Thank you for finding me! I am a biologist intrigued by the process of EVOLUTION, and fascinated by its outcomes. I am currently working as a Postdoc at the University of Bern in Switzerland.
Why are living organisms so incredibly diverse? – This is the overarching question that is driving my research. Defined broadly, my approach is to apply population genomics within a clear ecological framework to shed light on the processes influencing adaptive (population) diversification. However, my research is not contingent upon a specific type of approach, but rather follows my instinct for interesting questions, whereby I’m open to take whatever route is needed to address a question appropriately. Many ideas emerge as I observe the living world around me, and as I stumble across inexplicable patterns during biological data analysis. My main empirical study system is the threespine stickleback fish that has adapted rapidly to distinct environments. However, I have also been working with other organisms (cichlid fish, Daphnia, icefish, and lampreys). You can find my published work here.
Current projects involve the study of stickleback populations inhabiting distinct environments, such as lakes differing mainly in abiotic factors (e.g., Haenel et al. 2019), or lakes differing in a single biotic factor – that is, the presence vs. absence of a competing fish species. I am describing how the genome (e.g., Miller, Roesti, Schluter 2019), as well as traits (forthcoming), diverge due to this species interaction. It happens to be that most of my current empirical work uses allopatric populations, which stands in contrast to the majority of my previous work, where the emphasis was on population divergence in the presence of gene flow (e.g., Roesti et al. 2012, Roesti et al. 2014, Roesti et al. 2015). I plan to again focus on the latter in the near future.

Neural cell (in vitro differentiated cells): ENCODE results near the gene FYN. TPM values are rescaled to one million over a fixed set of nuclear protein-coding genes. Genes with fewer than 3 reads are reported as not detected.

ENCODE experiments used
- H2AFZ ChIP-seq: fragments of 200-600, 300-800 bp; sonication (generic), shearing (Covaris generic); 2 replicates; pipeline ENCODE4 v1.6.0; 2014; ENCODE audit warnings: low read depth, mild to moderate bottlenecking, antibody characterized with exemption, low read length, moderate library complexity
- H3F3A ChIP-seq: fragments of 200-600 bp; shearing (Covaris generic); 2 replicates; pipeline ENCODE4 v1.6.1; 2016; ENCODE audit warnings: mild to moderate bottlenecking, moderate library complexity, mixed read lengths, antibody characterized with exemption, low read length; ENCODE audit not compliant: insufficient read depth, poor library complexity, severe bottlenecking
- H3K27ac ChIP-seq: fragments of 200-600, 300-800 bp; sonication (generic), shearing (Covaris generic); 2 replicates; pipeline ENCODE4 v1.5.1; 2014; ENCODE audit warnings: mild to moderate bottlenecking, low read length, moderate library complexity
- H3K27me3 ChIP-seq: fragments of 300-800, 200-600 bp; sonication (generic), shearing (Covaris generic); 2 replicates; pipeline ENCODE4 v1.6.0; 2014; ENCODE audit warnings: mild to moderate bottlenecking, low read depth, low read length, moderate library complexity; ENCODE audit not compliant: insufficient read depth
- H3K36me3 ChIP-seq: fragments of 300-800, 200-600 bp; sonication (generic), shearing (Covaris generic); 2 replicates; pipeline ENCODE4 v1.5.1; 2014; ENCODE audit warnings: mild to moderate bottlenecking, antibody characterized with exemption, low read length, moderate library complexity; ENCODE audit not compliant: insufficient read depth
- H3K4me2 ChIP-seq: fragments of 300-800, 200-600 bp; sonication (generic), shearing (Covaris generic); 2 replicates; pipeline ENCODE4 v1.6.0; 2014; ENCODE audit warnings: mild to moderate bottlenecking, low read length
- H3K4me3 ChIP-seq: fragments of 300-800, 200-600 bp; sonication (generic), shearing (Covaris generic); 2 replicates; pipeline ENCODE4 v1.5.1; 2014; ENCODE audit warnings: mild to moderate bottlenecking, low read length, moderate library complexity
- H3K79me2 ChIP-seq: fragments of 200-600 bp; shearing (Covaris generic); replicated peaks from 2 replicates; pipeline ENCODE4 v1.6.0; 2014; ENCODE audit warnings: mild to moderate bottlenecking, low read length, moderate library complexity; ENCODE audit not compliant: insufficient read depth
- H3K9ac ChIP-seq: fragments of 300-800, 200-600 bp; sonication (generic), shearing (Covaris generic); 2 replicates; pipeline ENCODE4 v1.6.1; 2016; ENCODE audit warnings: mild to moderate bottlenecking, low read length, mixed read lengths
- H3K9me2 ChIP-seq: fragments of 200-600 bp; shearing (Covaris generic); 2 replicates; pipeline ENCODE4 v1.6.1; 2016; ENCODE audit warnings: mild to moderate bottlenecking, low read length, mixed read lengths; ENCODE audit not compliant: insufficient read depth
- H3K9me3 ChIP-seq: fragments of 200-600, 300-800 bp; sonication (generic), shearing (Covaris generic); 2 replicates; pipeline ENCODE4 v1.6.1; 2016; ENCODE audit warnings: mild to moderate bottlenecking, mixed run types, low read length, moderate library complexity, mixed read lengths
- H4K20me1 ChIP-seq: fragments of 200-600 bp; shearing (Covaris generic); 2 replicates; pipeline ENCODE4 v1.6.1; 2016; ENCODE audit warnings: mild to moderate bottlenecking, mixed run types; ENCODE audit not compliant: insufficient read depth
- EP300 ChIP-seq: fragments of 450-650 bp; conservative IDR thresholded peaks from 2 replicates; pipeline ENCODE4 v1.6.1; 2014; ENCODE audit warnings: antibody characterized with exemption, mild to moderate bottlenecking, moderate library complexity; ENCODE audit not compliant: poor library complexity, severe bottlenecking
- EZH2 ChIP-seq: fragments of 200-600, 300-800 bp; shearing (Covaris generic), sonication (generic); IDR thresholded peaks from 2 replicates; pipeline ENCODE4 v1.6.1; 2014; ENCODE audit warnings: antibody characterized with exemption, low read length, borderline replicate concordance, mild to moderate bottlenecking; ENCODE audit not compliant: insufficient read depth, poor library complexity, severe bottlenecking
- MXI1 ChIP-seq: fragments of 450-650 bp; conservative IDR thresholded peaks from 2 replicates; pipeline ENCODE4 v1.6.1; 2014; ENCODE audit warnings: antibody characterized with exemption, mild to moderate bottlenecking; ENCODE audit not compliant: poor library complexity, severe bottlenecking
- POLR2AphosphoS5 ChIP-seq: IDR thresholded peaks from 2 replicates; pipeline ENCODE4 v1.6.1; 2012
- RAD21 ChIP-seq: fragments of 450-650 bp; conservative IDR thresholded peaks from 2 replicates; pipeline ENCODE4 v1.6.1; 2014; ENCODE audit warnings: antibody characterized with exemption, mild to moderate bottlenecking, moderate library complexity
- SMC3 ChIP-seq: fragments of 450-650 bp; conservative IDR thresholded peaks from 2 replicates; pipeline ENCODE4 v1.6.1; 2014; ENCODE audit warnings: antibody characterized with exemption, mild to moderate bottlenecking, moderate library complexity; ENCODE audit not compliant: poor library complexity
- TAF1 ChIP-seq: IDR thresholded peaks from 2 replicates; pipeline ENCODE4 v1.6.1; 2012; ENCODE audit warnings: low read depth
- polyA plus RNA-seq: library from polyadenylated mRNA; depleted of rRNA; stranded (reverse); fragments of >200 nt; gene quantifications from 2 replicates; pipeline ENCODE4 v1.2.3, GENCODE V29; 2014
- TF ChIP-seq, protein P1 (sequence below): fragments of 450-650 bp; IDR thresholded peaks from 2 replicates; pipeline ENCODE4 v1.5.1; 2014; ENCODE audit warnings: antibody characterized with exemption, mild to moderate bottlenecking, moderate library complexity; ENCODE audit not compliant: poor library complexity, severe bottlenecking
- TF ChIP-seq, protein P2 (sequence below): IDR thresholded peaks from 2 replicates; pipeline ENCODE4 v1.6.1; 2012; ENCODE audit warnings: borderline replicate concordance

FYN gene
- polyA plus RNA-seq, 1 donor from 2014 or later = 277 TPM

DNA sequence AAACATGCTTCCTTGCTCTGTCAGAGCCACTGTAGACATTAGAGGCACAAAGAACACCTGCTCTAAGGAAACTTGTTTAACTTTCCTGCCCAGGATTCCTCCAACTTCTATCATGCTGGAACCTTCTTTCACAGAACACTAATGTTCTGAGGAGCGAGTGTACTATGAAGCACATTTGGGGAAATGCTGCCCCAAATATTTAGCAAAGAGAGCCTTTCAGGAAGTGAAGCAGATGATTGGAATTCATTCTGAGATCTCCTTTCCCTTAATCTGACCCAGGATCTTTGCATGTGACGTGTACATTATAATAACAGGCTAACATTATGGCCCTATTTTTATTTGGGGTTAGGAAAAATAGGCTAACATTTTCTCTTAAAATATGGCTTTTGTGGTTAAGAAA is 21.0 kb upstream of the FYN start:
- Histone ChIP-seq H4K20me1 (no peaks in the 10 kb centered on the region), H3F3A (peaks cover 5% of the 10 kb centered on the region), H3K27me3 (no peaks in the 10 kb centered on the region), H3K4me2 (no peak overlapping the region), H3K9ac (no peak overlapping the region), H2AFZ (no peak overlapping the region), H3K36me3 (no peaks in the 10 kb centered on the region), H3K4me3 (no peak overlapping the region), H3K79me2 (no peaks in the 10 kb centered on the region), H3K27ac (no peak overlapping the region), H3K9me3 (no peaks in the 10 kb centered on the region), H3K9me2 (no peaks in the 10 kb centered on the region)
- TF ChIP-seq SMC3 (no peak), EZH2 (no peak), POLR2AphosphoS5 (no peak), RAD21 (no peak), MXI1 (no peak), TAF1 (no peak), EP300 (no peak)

More recently, I’ve really started valuing – and enjoy conducting – large field experiments to test specific predictions prompted by observations in wild populations. Threespine stickleback make it possible to conduct such experiments, which is one of many reasons why I like working with this organism. One of the questions I am currently answering experimentally is whether a simple biotic change to the environment of an organism has resulted in substantial reproductive isolation (speciation) as a by-product.
Results from my empirical research stimulate and inform my theoretical work. I’m using simulations to better understand the genomic footprints of selection (e.g., Roesti et al. 2014). I have longstanding interest in gaining an evolutionary understanding of intra-genomic variation in the rate of crossover (recombination), and how this variation influences the genome during adaptive diversification (e.g., Roesti et al. 2012, Roesti et al. 2013, Haenel et al. 2018, Roesti 2018). Simulations further help me explore how crossover rate variation in context of polygenic adaptation influences evolutionary genomic methodologies and inferences, such as the search for targets of selection through genome scans (Roesti et al. 2012, Berner & Roesti 2017, Roesti 2018). I have also done theory work exploring the genetic signature of selection during parallel adaptation involving pre-existing genetic variation, including standing and introgressed genetic variation (Roesti et al. 2014).
If you like to get further information on my past or ongoing work, do not hesitate to contact me!
SNIPPETS OF MY RESEARCH (non-chronological)